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physician speaking with nurses about a lung cancer diagnosis

Lung cancer is complex because it can involve several types of tumors as well as many different symptoms, including coughing, wheezing, shortness of breath, chest pain and sometimes no symptoms at all. Because each case is unique, an early and accurate diagnosis is essential to ensure the best possible outcome and quality of life.

Is there a screening test for lung cancer?

Currently, the only screening test available for lung cancer is a low-dose computed tomography (LDCT) scan. Due to the risks involved—including false positive results, overdiagnosis and radiation exposure—LDCT is not recommended for routine use in individuals who do not have symptoms. According to the latest guidelines established by the National Comprehensive Care Network (NCCN), lung cancer screening is appropriate only for individuals who are:

  • 50 years of age or older
  • Current or former smokers with a 20-pack year smoking history (pack year = total # of years smoked X # of packs smoked per day)
    • For example, one pack a day for 20 years, two packs a day for 10 years, etc.

Because there is no general screening test for lung cancer, it is important for everyone to learn about the symptoms and promptly discuss any unusual changes with a physician.

Imaging tests used to diagnose lung cancer

If lung cancer is suspected based on the symptoms, the first step in the diagnostic process usually involves imaging to provide the physician with a detailed view of the lungs and chest cavity. Some imaging tools that are frequently used to diagnose lung cancer include:

  • Chest X-ray – A low dose of radiation is used to create black-and-white pictures of the bones in the chest and spine and the lungs, airways, heart and blood vessels.
  • Computed tomography (CT) scan – Multiple X-rays are taken at different angles and combined by a computer to create three-dimensional, cross-sectional images of the organs and tissues in the chest.
  • Magnetic resonance imaging (MRI) scan – A powerful magnetic field, radio waves and a computer are used to create detailed pictures of the structures in the chest.
  • Positron emission tomography (PET) scan – A safe amount of a mildly radioactive tracer is injected into the bloodstream. The tracer then collects in certain tissues and illuminates biochemical changes in the images captured by a PET scanner.

Follow-up tests used to diagnose lung cancer

If an imaging test reveals a suspicious lesion or another abnormality that could indicate lung cancer, the physician will likely order further testing, which may include:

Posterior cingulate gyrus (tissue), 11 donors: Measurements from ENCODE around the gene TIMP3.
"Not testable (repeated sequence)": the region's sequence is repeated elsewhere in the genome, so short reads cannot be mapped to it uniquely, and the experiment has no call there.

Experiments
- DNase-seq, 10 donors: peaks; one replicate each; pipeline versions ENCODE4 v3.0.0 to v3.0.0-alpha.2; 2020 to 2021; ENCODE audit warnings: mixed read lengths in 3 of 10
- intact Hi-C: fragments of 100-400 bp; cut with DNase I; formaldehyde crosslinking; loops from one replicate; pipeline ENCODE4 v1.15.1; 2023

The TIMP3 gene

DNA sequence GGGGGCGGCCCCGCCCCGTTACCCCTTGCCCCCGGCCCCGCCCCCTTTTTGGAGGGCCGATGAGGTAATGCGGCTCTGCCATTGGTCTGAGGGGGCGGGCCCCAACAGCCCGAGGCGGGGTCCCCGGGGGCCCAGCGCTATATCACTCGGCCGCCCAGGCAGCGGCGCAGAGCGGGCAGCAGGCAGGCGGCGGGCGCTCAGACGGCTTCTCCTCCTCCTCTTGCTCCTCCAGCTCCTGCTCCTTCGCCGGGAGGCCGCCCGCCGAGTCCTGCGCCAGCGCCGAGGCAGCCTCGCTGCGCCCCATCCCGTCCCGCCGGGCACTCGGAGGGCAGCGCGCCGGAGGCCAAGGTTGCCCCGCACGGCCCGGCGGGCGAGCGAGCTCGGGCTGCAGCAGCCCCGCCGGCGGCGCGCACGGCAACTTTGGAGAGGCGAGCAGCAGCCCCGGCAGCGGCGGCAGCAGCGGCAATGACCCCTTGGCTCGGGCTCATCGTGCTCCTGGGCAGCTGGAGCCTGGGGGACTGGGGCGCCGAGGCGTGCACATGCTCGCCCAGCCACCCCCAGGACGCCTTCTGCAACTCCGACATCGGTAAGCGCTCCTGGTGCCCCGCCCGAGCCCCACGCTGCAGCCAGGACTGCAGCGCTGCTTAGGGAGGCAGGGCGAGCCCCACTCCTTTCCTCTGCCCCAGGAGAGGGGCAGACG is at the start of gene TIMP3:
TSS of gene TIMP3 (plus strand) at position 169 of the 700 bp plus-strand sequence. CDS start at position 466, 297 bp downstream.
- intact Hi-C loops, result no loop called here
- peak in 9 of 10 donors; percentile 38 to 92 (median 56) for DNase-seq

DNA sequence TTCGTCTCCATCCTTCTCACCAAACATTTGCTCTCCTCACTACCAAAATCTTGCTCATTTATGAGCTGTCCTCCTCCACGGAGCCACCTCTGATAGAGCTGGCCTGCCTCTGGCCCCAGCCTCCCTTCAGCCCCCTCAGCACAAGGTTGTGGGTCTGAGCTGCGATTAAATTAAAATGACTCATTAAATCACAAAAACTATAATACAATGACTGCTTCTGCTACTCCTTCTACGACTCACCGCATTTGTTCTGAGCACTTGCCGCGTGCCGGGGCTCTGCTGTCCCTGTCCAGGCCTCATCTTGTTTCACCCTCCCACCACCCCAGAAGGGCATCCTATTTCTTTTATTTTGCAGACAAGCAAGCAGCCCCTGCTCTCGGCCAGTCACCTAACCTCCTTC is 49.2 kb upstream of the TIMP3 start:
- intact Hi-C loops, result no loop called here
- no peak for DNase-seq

• Needle biopsy – Guided by real-time CT imaging, a physician inserts a long, hollow needle into the suspicious tissue and removes a small sample.
  • Bronchoscopy – A physician inserts a flexible, lighted tube (bronchoscope) into the lung’s airways via the nose or mouth and retrieves a small sample of tissue or fluid.
  • Sputum cytology – A physician takes a sample of coughed-up mucus.
  • Endobronchial ultrasound (EBUS) – A physician uses a transbronchial needle aspiration to retrieve tissue or fluid samples from the lungs.
  • Thoracentesis – A physician inserts a needle and drains fluid buildup from the cavity around the lungs.
  • Thoracotomy – A physician removes a sample of tissue or fluid from the lungs or chest cavity during open chest surgery.

If a microscopic analysis of the biopsied material detects lung cancer, the physician will order follow-up testing to evaluate the size and extent of the main tumor and determine whether the cancer has spread to nearby lymph nodes or distant organs and tissues. Known as cancer staging, this process provides valuable information that the physician will consider when evaluating treatment options.

Medically reviewed by Dr. Eric Toloza.

Diagnostic and screening services at Moffitt Cancer Center

Moffitt Cancer Center is relentless in charting new paths, and we are constantly challenging the status quo. In recognition of our commitment to making a difference in our community by providing responsible, high-quality lung cancer screening services, we have been designated a Lung Cancer Alliance Screening Center of Excellence by the GO2 Foundation for Lung Cancer. We also offer a full complement of the latest diagnostic services as well as second opinions for individuals who have already received a lung cancer diagnosis.

To learn more, please contact Moffitt Cancer Center at 1-888-663-3488 or complete our new patient registration form online. You can consult with a lung cancer specialist in our Thoracic Oncology Program with or without a referral. As Florida’s top cancer hospital, we don’t just treat cancer—we treat the whole patient—and that’s one reason why we achieve the best possible outcomes.


U.S. Preventive Services Task Force – Lung Cancer Screening
Centers for Disease Control and Prevention – How Is Lung Cancer Diagnosed and Treated?
American Lung Association – How Is Lung Cancer Diagnosed?